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Nondeterministic Finite Automata

Overview

The deterministic part of DFA means that each DFA can only do one particular thing at each step of the computation.

In a nondeterministic finite automata, this is not the case. Several choices of which state to transition to may exist.

Formally, the difference between a DFA and an NFA is that the output from the transition function of a DFA is a single state. The output from the transition function of an NFA is a set of states.


Example

This is an example of an NFA. It violates several rules of DFAs:

An NFA accepts if any possible path will lead us to an accept state for a given input.

Will the above NFA accept:

How can we describe the language of this NFA?


How NFAs Compute

NFAs can be viewed as parallel machines that spawn a new thread for each choice. As soon any thread reaches an accept state, the computation halts:

We can thus look at the execution of an NFA as a tree of computation:


NFAs vs. DFAs

Nondeterminism gives us a lot of flexibility when constructing automata.

The NFA below recognizes the following language:

$\{w | w\text{ contains a 1 in the third position from the end}\}$.

Trace this NFA with inputs to see how it works:

It is possible to construct a DFA which recognizes this same language:

This is the DFA with minimum states recognizing this language.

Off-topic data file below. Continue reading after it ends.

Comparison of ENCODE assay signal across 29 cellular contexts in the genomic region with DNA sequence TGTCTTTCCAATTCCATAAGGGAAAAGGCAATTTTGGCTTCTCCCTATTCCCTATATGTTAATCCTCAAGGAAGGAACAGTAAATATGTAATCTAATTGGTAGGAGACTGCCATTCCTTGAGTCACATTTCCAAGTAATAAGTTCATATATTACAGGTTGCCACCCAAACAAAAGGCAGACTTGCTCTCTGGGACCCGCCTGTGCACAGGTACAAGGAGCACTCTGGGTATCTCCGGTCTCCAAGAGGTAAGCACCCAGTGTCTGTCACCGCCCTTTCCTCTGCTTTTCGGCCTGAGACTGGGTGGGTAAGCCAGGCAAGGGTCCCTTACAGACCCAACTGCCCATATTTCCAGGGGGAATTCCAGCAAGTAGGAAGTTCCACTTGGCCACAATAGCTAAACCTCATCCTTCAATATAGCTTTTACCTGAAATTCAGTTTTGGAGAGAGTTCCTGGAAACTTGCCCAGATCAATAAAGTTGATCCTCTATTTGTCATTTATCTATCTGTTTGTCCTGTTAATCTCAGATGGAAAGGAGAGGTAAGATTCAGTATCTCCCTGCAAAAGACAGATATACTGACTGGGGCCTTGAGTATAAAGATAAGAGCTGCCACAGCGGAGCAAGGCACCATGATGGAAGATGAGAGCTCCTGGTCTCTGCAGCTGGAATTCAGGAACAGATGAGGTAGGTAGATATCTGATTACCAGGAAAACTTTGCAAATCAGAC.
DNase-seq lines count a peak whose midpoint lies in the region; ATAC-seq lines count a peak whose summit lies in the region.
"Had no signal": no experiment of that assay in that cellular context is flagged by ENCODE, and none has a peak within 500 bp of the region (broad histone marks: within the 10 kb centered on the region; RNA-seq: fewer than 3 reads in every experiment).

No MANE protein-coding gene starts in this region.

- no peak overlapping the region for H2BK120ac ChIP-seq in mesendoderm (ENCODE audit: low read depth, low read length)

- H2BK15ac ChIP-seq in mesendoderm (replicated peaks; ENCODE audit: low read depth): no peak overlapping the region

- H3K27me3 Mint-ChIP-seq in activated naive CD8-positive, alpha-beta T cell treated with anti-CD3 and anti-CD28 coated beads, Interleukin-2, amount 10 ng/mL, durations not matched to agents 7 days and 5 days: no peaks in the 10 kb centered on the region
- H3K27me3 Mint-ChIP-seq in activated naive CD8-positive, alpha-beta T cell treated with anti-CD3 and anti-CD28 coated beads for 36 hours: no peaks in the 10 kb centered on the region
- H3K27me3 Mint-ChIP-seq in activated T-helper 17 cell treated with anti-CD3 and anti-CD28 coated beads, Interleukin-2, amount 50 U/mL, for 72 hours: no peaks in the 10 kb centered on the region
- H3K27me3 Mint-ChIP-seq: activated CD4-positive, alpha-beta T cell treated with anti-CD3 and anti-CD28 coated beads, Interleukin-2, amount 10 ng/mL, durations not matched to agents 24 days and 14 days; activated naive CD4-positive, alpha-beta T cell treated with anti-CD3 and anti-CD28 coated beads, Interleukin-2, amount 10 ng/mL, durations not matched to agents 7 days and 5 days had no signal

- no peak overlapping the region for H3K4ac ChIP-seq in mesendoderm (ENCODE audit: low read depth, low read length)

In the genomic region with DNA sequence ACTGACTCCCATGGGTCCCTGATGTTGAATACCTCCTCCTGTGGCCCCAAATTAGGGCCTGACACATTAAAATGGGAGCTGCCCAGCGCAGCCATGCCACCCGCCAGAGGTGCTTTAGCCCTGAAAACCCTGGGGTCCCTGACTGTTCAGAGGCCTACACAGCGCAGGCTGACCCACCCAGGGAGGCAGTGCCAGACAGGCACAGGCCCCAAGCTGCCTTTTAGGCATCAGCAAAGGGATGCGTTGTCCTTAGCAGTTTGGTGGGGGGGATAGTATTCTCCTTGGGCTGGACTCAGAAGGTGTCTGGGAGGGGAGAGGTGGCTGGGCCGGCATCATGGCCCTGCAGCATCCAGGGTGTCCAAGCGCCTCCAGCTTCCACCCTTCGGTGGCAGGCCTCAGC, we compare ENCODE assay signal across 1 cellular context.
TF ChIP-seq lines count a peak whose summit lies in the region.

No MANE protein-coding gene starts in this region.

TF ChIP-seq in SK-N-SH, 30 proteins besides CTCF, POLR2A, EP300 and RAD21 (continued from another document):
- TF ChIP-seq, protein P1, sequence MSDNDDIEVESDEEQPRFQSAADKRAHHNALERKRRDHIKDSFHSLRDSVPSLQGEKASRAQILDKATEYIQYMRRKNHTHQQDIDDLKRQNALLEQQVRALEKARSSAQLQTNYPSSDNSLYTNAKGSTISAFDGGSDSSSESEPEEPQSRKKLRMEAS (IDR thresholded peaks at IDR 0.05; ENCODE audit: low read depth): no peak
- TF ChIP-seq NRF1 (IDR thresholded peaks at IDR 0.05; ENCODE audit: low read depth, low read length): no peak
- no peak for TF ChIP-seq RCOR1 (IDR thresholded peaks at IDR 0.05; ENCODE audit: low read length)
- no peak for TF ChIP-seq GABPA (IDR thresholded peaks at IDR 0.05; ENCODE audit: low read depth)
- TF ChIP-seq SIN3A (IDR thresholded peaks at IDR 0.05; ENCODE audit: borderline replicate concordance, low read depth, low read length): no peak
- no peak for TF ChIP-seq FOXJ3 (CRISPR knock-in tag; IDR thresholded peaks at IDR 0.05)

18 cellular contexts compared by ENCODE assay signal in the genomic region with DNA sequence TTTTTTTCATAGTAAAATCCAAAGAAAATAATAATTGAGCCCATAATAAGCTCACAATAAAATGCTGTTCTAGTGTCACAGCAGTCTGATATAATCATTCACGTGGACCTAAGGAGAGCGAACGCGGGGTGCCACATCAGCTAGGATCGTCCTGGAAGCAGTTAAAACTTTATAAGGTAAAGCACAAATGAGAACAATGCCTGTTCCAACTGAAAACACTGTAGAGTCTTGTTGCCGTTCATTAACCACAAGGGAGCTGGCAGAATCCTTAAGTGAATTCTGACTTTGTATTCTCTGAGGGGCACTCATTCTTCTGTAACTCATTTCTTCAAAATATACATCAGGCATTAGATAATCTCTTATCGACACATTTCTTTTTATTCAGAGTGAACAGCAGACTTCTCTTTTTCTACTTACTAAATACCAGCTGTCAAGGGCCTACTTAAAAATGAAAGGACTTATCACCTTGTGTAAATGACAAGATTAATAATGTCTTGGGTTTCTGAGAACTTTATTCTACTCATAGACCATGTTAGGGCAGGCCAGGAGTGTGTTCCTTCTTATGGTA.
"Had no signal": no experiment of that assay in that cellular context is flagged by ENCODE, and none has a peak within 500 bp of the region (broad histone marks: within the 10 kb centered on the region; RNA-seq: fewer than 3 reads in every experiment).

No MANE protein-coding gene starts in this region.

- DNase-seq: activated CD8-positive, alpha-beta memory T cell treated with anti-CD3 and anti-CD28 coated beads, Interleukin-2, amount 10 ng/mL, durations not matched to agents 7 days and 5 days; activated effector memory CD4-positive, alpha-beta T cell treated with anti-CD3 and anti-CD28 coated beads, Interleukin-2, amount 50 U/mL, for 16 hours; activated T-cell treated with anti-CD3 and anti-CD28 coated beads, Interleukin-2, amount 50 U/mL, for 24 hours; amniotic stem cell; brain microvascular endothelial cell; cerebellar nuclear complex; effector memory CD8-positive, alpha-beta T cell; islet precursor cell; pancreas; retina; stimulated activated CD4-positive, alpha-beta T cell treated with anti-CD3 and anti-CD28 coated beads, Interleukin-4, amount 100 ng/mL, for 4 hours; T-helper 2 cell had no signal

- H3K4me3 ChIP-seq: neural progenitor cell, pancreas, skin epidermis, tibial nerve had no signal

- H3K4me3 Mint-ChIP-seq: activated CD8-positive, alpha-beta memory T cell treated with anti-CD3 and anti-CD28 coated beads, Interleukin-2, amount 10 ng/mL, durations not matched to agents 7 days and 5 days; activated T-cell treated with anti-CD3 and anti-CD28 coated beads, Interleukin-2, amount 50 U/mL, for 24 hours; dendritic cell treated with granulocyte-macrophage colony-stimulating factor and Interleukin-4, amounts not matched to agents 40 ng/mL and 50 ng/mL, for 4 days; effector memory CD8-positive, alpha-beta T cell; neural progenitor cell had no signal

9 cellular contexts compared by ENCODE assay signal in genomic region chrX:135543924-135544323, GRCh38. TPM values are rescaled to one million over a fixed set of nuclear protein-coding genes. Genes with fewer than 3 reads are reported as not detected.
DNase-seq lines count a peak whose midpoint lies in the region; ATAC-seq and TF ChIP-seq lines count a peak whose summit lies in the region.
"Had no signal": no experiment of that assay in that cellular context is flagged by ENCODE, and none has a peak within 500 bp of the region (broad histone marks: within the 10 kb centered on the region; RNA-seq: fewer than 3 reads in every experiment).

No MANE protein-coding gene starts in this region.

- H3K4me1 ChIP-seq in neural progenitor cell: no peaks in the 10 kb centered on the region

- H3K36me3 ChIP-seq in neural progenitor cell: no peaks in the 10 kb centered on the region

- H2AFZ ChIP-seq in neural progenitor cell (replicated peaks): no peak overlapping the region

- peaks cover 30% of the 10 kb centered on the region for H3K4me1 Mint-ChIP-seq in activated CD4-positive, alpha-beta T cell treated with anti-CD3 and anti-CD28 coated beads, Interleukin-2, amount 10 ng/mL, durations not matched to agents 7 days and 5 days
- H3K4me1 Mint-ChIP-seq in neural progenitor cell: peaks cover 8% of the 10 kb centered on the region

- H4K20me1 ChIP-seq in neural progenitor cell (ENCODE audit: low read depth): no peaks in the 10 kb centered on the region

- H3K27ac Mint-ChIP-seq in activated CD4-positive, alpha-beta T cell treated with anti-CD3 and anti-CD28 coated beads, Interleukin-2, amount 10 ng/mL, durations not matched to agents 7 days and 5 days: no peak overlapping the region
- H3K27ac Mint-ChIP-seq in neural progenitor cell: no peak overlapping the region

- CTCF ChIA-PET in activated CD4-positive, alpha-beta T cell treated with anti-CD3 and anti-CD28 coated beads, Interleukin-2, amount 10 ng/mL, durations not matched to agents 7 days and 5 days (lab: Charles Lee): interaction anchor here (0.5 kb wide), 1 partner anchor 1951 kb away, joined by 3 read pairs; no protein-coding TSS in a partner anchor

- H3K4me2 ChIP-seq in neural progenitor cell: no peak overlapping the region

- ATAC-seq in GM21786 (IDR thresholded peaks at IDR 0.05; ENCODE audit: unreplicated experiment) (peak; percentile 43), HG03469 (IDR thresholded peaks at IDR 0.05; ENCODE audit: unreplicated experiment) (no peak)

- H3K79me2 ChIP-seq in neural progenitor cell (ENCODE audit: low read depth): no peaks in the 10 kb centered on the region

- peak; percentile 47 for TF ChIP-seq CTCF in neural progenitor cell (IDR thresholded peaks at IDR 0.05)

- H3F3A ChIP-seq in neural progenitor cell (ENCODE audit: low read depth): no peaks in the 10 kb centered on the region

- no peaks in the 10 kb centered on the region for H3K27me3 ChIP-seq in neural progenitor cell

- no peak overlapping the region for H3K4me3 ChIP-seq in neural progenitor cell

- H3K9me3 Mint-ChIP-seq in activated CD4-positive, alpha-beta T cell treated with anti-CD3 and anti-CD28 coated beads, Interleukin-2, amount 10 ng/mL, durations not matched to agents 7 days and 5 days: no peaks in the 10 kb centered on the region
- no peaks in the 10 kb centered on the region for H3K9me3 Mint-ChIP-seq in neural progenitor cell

As we will prove next time, all NFAs have an equivalent DFA. This means that NFAs and DFAs are equivalent in power. To show that a language is regular, you can construct a DFA or NFA which recognizes it.


Closure of Union

We have already shown that regular languages are closed under the union operation. However, this is even easier to show by using non-determinism.

Recall that $A_{1} \cup A_{2} = \{x | x \in A_{1} \text{ or } x \in A_{2}\}$

If $A_{1}$ and $A_{2}$ are both regular, than some machine $N_{1}$ and $N_{2}$ recognize them.

We can easily construct an NFA, N as follows:


Closure of Concatenation

Recall that $A_{1} \circ A_{2} = \{xy | x \in A_{1} \text{ and } y \in A_{2}\}$

Given two NFAs $N_{1}$ and $N_{2}$, we can construct an NFA recognizing the concatenation as follows:


Closure of Star

Recall that $A_{1} \ast = \{x_{1}x_{2} ... x_{k} | k \geq 0$ and each $x_{i} \in A_{1}\}$

Given an NFA $N_{1}$ which recognizes $A_{1}$, we can build an NFA which recognizes $A_{1} \ast$ as follows:

Copyright © 2018 Ian Finlayson | Licensed under a Creative Commons Attribution 4.0 International License.